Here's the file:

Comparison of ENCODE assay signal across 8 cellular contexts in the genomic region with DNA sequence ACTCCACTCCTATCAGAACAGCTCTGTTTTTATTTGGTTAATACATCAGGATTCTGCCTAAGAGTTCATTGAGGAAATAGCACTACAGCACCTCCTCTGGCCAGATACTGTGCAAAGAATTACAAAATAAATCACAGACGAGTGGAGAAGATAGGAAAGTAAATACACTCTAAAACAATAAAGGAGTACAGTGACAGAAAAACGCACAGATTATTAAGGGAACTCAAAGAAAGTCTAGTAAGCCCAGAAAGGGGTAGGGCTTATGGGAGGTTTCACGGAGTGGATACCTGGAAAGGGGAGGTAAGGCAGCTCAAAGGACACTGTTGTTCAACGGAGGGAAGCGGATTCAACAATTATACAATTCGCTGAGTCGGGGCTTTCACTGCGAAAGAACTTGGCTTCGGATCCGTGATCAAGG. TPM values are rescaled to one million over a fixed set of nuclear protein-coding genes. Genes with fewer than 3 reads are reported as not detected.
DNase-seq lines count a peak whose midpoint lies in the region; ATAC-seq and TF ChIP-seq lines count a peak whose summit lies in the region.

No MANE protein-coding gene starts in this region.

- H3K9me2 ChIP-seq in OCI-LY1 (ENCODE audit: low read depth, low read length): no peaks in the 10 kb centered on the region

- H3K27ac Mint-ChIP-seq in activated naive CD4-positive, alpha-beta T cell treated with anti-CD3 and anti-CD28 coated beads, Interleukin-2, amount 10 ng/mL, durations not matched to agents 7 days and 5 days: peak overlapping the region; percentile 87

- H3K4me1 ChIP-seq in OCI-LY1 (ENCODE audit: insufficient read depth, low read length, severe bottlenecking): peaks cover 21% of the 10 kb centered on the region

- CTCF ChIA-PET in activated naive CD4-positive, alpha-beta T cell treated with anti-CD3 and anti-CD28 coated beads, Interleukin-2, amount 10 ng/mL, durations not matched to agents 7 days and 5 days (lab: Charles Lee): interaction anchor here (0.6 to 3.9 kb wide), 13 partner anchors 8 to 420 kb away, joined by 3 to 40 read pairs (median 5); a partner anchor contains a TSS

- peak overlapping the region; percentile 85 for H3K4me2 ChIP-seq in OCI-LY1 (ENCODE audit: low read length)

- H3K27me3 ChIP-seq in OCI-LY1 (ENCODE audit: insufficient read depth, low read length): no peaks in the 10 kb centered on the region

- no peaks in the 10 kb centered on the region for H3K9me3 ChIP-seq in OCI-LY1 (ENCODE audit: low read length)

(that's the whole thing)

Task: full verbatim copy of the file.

Comparison of ENCODE assay signal across 8 cellular contexts in the genomic region with DNA sequence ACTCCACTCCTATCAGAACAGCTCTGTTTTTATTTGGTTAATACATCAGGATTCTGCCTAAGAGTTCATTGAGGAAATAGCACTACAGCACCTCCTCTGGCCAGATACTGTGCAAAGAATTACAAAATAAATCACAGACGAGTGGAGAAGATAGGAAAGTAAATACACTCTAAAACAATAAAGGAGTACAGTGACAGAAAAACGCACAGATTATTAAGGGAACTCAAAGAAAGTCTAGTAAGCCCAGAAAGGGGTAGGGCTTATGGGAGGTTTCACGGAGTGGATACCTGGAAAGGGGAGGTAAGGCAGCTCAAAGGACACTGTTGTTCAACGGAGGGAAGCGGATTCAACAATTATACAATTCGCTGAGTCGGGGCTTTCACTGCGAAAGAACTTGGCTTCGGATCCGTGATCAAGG. TPM values are rescaled to one million over a fixed set of nuclear protein-coding genes. Genes with fewer than 3 reads are reported as not detected.
DNase-seq lines count a peak whose midpoint lies in the region; ATAC-seq and TF ChIP-seq lines count a peak whose summit lies in the region.

No MANE protein-coding gene starts in this region.

- H3K9me2 ChIP-seq in OCI-LY1 (ENCODE audit: low read depth, low read length): no peaks in the 10 kb centered on the region

- H3K27ac Mint-ChIP-seq in activated naive CD4-positive, alpha-beta T cell treated with anti-CD3 and anti-CD28 coated beads, Interleukin-2, amount 10 ng/mL, durations not matched to agents 7 days and 5 days: peak overlapping the region; percentile 87

- H3K4me1 ChIP-seq in OCI-LY1 (ENCODE audit: insufficient read depth, low read length, severe bottlenecking): peaks cover 21% of the 10 kb centered on the region

- CTCF ChIA-PET in activated naive CD4-positive, alpha-beta T cell treated with anti-CD3 and anti-CD28 coated beads, Interleukin-2, amount 10 ng/mL, durations not matched to agents 7 days and 5 days (lab: Charles Lee): interaction anchor here (0.6 to 3.9 kb wide), 13 partner anchors 8 to 420 kb away, joined by 3 to 40 read pairs (median 5); a partner anchor contains a TSS

- peak overlapping the region; percentile 85 for H3K4me2 ChIP-seq in OCI-LY1 (ENCODE audit: low read length)

- H3K27me3 ChIP-seq in OCI-LY1 (ENCODE audit: insufficient read depth, low read length): no peaks in the 10 kb centered on the region

- no peaks in the 10 kb centered on the region for H3K9me3 ChIP-seq in OCI-LY1 (ENCODE audit: low read length)